Thursday, 30 July 2009

Is there a Manx word for 'Equality'?

What seems like years ago, but was in fact less than 18 months, I helped contribute to a government consultation on a planned Employment Equality Bill. Yesterday I was informed the results had been published.
You can find them at, and I warn you now some of them are not pleasant. If anyone needed an accurate picture of the gap between the understanding of basic human rights and respect for others seen in the civilised world and the Manx view on such things, this is it.
Almost the only positive thing I can say about the report on the consultation is that, for once, whoever collated it reveals what was said and who said it. In that sense it is a valuable document for anyone who wants to understand just how Manx democracy and government happens – or rather, doesn’t.
I know personally from watching them in action that Manx government departments are often run by folk who care little for humanity, but the comments you see from some of them in this consultation might surprise everyone else. For example the total disinterest in giving disabled people basic employment rights and support which are now taken for granted throughout Europe.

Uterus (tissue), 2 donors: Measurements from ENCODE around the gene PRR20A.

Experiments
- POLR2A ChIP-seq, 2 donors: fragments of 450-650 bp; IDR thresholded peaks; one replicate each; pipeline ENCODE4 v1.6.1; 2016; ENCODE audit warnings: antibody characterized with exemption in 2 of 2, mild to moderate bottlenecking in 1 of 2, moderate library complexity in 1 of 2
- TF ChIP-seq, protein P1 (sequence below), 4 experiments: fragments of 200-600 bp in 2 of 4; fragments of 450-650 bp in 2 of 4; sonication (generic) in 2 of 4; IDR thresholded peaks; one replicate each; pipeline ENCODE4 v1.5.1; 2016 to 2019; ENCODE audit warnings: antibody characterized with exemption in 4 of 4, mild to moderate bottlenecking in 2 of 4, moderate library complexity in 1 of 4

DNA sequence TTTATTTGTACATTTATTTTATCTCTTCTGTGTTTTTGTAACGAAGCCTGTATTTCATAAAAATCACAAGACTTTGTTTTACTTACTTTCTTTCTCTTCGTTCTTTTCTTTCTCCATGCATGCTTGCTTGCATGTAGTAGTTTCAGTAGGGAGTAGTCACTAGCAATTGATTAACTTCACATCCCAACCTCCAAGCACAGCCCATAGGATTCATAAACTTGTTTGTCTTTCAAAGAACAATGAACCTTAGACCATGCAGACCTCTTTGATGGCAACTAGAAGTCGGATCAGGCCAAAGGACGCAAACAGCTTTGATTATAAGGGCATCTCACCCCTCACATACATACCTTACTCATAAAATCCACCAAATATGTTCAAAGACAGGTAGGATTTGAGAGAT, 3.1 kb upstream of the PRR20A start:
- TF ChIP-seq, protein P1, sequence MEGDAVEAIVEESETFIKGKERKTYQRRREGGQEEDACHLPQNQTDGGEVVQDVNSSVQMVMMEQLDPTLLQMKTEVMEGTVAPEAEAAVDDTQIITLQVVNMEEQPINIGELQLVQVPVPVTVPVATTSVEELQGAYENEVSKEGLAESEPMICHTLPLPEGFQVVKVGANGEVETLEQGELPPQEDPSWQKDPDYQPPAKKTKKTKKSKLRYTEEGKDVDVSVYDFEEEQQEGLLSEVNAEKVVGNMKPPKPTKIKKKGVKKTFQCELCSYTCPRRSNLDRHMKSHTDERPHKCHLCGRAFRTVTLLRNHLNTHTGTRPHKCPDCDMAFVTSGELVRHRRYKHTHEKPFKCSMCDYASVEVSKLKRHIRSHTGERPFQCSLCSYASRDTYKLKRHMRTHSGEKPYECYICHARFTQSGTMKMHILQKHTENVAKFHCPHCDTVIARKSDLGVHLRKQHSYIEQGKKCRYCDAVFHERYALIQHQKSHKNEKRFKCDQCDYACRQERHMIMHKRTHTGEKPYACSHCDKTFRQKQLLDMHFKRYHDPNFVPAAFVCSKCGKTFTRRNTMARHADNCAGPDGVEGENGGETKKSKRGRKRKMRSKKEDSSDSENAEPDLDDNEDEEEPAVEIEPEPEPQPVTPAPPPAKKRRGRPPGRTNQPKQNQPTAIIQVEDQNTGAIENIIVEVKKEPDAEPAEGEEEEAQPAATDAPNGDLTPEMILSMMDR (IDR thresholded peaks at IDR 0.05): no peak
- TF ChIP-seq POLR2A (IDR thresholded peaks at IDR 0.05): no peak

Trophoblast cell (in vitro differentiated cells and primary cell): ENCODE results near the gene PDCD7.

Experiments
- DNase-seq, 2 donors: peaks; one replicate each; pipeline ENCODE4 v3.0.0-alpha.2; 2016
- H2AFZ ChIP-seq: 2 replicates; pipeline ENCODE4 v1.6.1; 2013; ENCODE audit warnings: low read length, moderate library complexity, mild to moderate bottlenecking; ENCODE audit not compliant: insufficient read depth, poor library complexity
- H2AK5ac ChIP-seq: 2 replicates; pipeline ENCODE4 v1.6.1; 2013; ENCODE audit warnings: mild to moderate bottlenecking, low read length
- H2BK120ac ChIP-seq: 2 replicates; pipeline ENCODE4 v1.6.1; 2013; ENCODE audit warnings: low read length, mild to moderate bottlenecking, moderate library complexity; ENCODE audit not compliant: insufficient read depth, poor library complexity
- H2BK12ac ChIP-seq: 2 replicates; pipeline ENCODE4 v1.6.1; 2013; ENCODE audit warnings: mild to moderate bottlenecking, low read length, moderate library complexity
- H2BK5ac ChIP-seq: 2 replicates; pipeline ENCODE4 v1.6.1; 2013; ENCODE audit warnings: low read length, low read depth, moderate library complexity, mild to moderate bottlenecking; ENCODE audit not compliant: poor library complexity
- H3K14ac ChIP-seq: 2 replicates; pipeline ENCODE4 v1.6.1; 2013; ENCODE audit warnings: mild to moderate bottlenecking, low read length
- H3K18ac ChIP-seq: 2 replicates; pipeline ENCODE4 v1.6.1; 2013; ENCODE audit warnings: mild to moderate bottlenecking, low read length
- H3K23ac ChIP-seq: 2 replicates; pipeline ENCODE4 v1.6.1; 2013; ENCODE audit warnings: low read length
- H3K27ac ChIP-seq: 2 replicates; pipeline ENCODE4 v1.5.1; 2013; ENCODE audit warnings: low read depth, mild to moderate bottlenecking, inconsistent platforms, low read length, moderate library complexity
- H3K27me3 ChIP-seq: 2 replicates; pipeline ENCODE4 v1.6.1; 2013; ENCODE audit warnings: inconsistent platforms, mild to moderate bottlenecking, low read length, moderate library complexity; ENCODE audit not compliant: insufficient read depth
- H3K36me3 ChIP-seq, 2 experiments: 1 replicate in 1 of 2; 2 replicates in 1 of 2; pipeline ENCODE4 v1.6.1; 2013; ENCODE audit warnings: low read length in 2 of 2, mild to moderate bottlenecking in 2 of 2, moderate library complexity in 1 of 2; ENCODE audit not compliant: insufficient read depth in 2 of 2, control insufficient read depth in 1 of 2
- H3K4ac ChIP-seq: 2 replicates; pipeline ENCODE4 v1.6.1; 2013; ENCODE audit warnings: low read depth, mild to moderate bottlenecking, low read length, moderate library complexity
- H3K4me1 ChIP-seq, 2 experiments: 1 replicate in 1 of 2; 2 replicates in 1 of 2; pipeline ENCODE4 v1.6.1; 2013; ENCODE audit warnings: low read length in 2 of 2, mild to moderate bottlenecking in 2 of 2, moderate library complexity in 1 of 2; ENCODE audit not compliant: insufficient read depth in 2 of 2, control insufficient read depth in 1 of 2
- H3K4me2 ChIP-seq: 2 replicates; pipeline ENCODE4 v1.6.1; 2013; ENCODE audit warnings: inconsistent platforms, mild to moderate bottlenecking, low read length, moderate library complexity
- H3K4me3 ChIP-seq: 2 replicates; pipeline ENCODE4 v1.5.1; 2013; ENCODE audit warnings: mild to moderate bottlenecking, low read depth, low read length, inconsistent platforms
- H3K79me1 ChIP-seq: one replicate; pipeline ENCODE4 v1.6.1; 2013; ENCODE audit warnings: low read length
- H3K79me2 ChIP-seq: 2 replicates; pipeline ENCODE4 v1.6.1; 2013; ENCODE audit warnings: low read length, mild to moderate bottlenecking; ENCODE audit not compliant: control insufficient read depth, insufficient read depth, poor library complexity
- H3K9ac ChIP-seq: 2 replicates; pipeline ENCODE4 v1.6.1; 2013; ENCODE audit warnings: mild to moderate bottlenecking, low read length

The comments from religious organisations will surprise nobody, and to be fair they are quite upfront about their intent to ride roughshod over everyone else’s rights and feelings if they can get away with it. But it is still astonishing that government just doesn’t get it on religious privilege.
Despite having it explained in words of one syllable, they plan to allow religious organisations paid from public money to continue discriminating against employing women, gays and non-Christians as they see fit. One wonders what more we can do to educate our dimwit politicos or the culturally clueless who advise them – pictures, watch the bouncing ball singalongs in a Powerpoint presentation…or what? Someone tell me, because I give up!
Comments from others in the Manx community might also raise eyebrows, as will the government response. For example, it is astonishing that an organisation representing a dozen or so tosspot employers gets more government ‘weighting’ than the views of the Isle of Man Trades Council, which represents the vast majority of Manx working people.
You will also discover fairly quickly why the words ‘honest’, ‘compassionate’ and ‘Manx advocate’ are rarely, if ever, found in the same sentence – apart from this one.
The mind boggles at the astonishing sums which must have changed hands for members of the Isle of Man Law Society to write the responses of the employer and business organisations who, in theory, responded to this one, as well as ghost-writing most of the government department responses too (a quick review of government accounts shows the regularity with which ‘independent legal advice’ is sought on the most trivial matters). Yet the pretence is that the Society simply responded as one party.
Read this report. If you are an off-island reader I won’t blame you if you laugh out loud, but if you are local be very, very ashamed of what we are letting happen on an island which is, at least nominally, democratic and with residents who can walk without dragging their knuckles.

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